Development and implementation of an evaluation strategy for measuring conservation outcomes

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Abstract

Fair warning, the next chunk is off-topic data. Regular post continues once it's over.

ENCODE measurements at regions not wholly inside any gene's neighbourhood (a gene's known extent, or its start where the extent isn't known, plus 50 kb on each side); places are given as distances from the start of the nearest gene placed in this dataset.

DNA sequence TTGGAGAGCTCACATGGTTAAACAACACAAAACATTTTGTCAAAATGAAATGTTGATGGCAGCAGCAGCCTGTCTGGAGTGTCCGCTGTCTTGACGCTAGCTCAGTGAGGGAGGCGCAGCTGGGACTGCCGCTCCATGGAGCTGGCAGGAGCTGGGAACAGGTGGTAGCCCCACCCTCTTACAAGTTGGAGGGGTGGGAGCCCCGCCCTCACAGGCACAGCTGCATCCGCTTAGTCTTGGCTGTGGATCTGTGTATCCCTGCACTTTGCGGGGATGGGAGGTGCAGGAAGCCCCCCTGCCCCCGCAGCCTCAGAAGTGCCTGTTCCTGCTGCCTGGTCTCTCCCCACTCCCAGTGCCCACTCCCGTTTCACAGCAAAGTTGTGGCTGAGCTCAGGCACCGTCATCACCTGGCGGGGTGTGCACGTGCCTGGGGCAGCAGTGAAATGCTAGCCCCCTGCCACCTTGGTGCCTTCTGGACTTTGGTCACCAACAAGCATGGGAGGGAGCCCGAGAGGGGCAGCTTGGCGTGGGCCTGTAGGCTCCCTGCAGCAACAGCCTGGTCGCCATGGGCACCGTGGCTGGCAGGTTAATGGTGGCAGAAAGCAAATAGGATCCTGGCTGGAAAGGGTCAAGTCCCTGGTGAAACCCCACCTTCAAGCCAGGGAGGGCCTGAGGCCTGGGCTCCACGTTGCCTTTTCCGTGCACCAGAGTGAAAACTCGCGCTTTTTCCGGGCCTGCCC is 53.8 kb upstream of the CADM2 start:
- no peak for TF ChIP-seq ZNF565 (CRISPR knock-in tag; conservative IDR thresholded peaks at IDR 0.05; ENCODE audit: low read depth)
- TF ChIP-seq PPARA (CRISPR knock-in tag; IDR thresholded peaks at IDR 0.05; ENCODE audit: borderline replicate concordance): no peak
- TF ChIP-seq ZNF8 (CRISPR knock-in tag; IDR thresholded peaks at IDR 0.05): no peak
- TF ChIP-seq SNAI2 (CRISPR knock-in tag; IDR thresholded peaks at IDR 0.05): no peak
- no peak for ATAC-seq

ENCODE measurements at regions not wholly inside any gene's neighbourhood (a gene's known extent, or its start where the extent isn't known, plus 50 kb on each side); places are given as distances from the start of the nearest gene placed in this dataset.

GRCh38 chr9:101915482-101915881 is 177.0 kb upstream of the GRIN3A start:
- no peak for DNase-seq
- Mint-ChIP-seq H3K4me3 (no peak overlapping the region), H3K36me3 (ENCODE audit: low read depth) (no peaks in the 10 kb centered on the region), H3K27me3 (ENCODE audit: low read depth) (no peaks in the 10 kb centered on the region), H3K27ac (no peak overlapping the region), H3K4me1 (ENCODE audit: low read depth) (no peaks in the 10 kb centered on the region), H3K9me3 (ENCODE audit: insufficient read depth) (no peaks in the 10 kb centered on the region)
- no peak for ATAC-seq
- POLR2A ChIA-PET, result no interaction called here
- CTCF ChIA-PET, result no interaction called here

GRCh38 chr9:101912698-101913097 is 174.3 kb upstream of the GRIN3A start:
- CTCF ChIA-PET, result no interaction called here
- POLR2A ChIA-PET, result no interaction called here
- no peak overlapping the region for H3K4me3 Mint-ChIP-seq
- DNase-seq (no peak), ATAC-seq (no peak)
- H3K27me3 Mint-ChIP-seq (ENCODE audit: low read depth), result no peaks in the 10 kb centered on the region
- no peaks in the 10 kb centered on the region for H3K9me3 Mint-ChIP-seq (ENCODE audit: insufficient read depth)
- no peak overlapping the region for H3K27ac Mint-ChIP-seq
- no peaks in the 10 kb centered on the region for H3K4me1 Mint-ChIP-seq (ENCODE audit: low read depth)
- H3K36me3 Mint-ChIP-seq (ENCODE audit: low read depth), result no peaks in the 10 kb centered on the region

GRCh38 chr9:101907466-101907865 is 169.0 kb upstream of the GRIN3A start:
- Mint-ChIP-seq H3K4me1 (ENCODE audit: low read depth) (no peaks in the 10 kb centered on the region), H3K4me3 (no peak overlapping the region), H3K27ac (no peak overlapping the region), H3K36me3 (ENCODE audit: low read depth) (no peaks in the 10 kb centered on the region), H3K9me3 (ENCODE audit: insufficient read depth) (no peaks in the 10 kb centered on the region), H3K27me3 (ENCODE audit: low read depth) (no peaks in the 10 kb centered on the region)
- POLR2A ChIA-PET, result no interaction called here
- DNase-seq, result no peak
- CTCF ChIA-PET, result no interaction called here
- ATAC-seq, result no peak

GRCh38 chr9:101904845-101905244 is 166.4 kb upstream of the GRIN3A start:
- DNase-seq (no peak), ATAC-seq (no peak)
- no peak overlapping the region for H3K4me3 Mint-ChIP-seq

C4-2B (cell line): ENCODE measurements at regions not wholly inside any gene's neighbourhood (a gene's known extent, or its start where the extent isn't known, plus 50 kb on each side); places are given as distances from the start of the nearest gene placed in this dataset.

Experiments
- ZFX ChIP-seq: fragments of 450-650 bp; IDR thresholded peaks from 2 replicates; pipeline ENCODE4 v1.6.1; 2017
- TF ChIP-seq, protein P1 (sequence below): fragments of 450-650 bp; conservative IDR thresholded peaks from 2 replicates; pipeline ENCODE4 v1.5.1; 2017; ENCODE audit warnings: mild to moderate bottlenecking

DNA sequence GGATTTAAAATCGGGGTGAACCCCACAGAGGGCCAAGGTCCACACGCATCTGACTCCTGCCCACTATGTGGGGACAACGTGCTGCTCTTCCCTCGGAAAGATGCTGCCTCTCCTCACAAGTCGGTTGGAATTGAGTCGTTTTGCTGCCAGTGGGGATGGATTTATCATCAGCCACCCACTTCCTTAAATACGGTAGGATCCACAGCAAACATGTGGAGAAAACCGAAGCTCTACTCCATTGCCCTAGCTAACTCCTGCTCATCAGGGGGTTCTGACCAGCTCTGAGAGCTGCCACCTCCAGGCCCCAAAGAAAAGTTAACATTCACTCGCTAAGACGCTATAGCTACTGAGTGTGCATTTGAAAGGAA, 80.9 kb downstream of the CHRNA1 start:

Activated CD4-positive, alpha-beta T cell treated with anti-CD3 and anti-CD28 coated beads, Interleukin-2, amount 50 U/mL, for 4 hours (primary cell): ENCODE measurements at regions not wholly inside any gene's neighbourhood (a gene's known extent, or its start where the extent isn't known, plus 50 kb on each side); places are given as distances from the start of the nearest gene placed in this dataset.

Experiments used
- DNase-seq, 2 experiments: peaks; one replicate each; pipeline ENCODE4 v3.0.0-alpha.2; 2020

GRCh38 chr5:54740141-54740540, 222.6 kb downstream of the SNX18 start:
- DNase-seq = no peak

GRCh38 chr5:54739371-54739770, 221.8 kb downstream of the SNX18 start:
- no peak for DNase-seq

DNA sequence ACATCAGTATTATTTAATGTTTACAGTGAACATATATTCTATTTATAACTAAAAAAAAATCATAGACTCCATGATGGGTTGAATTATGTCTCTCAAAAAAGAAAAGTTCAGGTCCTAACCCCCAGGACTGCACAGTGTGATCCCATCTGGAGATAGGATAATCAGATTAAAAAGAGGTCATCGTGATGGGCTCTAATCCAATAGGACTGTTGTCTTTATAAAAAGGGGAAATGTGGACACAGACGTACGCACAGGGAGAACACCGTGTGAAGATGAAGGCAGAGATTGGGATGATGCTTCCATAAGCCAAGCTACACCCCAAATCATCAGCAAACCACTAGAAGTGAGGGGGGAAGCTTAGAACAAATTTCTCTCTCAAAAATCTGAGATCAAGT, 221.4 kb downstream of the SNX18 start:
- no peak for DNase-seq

The Philadelphia Zoo's Measuring Mission project assessed the conservation-related impacts of a visit to the Zoo and documented the results in a way that would provide a set of easily actionable planning strategies. A logic model provided a theoretical framework and guided the development of survey items. Three groups were surveyed using a pre–post retrospective instrument: zoo visitors, members, and volunteers. This report includes findings from the visitor surveys only. Data were analyzed using factor analysis, correlations, and t-tests. Results revealed that the Philadelphia Zoo has been most successful in providing its guests with a satisfying animal viewing experience, facilitated by accessible informative interpretive staff, but that guests do not always take advantage of opportunities to interact with staff. Success in achieving the Zoo's conservation mission was measured by comparing pre and posttest scores on five outcome factors (conservation motivation, conservation knowledge, pro-conservation consumer skills, conservation attitudes/values, readiness to take conservation action). The greatest gains were found in conservation knowledge and conservation motivation. Quality of exhibits and quality of staff stand out as the most important factors in influencing conservation outcomes. To ensure that results would be accessible to a wide variety of Zoo employees for planning, program and exhibit development, and staff training, nine strategies were identified as key to achieving success in the Zoo's mission. Measuring Mission has created a process for assessing the Zoo's mission impact, and has confirmed that high-quality exhibits interpreted by expert, readily available staff can influence conservation knowledge and motivation in particular. Zoo Biol 28:473–487, 2009. © 2009 Wiley-Liss, Inc.

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